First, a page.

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In fact, only water is allowed to be drunk in schools there. That meant educating the parents, helping low-income and immigrant communities to learn to cook properly and banning the advertising of unhealthy foods on the metro. It is a city-wide approach that is producing results, as is happening in Leeds—encouragingly, we learnt last week that the poorest children are starting to lose weight the fastest. There is hope that lessons from Amsterdam are coming over to the UK.


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I hear what the hon. Lady says about people living in food poverty. We have to make sure that people have enough income to eat properly. We need what I would call prosperity with a purpose and inclusive growth—there is no point running a free market system that does not benefit the people working in it. That has to be part of what we are about; it is what I am about, and I know it is what the Minister is about in his role in Government. There is more we can do. We need more of that.

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Let us look around the world and take best practice. Let us not just leave this issue to the free market alone. Let us encourage the people who are doing the right thing, such as Mr Leeflang in the Netherlands, and encourage UK retailers to follow his excellent example. It is a pleasure to serve under your chairmanship, Mr Rosindell. I thank my hon. Friend the Member for Bristol East Kerry McCarthy for securing this important and very timely debate, and for her excellent opening speech. A huge number of people attended the launch, including a number of us here, and the Minister, who everyone was pleased to see.

I co-chaired the inquiry with the hon. Member for Central Ayrshire Dr Whitford , and my hon. The report is unique, because it is the first to include children and young people from low-income backgrounds—in fact, it is all about them and their voices. They shared their experiences of food insecurity and hunger with such bravery, and ensured that not only their voices but those of their friends and peers who had experienced food insecurity were heard.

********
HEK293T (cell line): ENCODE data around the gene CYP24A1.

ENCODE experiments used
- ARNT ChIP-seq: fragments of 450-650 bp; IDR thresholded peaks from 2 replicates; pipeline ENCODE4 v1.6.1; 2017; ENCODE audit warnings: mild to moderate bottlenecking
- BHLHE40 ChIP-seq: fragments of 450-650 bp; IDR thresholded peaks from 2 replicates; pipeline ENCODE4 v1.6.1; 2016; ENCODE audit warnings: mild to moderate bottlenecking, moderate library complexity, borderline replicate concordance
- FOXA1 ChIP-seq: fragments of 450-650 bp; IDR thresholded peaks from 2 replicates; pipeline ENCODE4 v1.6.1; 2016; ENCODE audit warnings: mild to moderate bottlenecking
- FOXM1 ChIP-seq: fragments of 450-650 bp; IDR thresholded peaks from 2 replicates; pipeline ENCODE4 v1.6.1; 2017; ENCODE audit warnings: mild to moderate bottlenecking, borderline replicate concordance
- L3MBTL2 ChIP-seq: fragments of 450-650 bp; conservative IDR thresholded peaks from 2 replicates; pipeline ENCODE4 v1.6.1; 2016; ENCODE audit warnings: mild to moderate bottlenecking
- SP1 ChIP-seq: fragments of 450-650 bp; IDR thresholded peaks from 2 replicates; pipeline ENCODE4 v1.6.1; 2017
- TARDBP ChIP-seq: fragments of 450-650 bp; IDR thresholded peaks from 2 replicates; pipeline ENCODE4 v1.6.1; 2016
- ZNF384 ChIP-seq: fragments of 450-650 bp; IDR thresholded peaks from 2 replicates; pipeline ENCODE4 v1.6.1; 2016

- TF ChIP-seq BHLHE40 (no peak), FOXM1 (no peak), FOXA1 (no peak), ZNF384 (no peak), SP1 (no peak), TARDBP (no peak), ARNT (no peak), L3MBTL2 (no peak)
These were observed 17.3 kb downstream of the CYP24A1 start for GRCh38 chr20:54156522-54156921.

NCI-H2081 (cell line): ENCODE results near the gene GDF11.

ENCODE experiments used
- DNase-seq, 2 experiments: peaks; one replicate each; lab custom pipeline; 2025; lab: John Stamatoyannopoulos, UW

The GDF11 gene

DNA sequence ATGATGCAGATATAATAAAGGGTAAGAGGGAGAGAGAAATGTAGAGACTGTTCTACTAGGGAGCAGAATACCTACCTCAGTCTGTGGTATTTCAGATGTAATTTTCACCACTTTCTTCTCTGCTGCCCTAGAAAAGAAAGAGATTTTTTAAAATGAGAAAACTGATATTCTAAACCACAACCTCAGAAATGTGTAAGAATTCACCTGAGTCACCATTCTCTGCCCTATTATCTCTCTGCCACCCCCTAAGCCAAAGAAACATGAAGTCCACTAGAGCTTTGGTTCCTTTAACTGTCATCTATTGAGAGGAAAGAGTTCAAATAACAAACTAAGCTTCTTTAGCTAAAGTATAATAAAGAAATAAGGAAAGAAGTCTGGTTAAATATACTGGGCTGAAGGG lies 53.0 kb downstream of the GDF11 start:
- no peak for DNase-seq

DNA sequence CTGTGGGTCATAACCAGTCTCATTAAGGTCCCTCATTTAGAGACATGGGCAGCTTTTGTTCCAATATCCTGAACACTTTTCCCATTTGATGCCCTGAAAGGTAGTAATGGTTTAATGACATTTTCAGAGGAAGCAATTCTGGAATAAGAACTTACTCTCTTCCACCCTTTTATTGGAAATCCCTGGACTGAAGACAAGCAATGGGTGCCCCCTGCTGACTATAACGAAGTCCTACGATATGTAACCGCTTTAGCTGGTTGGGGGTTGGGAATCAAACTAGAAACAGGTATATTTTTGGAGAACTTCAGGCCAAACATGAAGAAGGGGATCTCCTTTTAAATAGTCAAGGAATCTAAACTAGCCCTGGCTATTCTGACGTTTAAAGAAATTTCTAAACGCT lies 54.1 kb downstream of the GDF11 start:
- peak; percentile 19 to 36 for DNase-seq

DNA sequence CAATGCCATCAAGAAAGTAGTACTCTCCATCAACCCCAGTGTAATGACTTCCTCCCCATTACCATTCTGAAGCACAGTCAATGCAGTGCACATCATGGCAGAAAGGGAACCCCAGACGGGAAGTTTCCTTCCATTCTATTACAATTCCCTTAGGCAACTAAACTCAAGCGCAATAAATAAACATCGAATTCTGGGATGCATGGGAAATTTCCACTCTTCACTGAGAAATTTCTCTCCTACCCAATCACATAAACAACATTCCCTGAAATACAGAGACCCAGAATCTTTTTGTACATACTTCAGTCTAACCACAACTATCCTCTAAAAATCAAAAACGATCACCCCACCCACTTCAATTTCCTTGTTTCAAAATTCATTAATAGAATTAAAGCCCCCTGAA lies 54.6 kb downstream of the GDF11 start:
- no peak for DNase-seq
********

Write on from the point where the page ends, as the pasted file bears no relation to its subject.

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They were so articulate in telling us about their experiences at home and school. They told us things that shocked even the most hardened and clued-up MPs on the inquiry committee; I think a number of us shed a few tears at those sessions. I cannot mention all the things we heard during the inquiry, and my hon. Friend the Member for Bristol East has already highlighted a number of them, so I will focus on three things that stood out: free school meals; the availability of free water, which we have already heard about; and the affordability and availability of food at home.

Members will know that I chair the all-party parliamentary group on school food. My hon.


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Friend the Member for City of Durham, who helped me set up that group 10 years ago, is one of its vice-chairs. We have campaigned for more than a decade with Members across the House to ensure that children have access to a hot and healthy meal during the school day. I am pleased that that campaign has developed to include provision for breakfast and meals throughout the school holidays for the poorest children. I was also pleased to see that two of the successful bids—those from Gateshead Council and StreetGames in Newcastle—were from the north-east. It will be really interesting to follow those programmes and see the difference that I know they will make to some of the most disadvantaged children across the country.

However, I want to focus on the provision of free school meals. That rate was introduced in and has not increased since, so pupils have to stretch their allowance further each year to get a meal. However, the young food ambassadors told us that, more often than not, the cheapest food on the menu is the unhealthiest food. As the hon. Member for South West Bedfordshire Andrew Selous said, we see the same in wider society with supermarkets and takeaways, for example. One young ambassador told us that she would usually get a sausage roll, chips and beans, because that was all she could afford on her free school meal allowance that would actually keep her full.

She was looking for fullness, not healthiness. The Minister will know that that is not the best example of a nutritious meal for a young person who is growing up and preparing for an afternoon of lessons.

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It is fine once in a while, but we do not really want a child to be eating that day in, day out just because it keeps them full. Will the Minister therefore have cross-departmental discussions with his colleagues to ensure that, especially in schools, the cheapest food is not the unhealthiest food on the menu, so pupils on free school meals have the opportunity to eat the same healthy food as their peers, even if some healthy items have to be provided at a loss?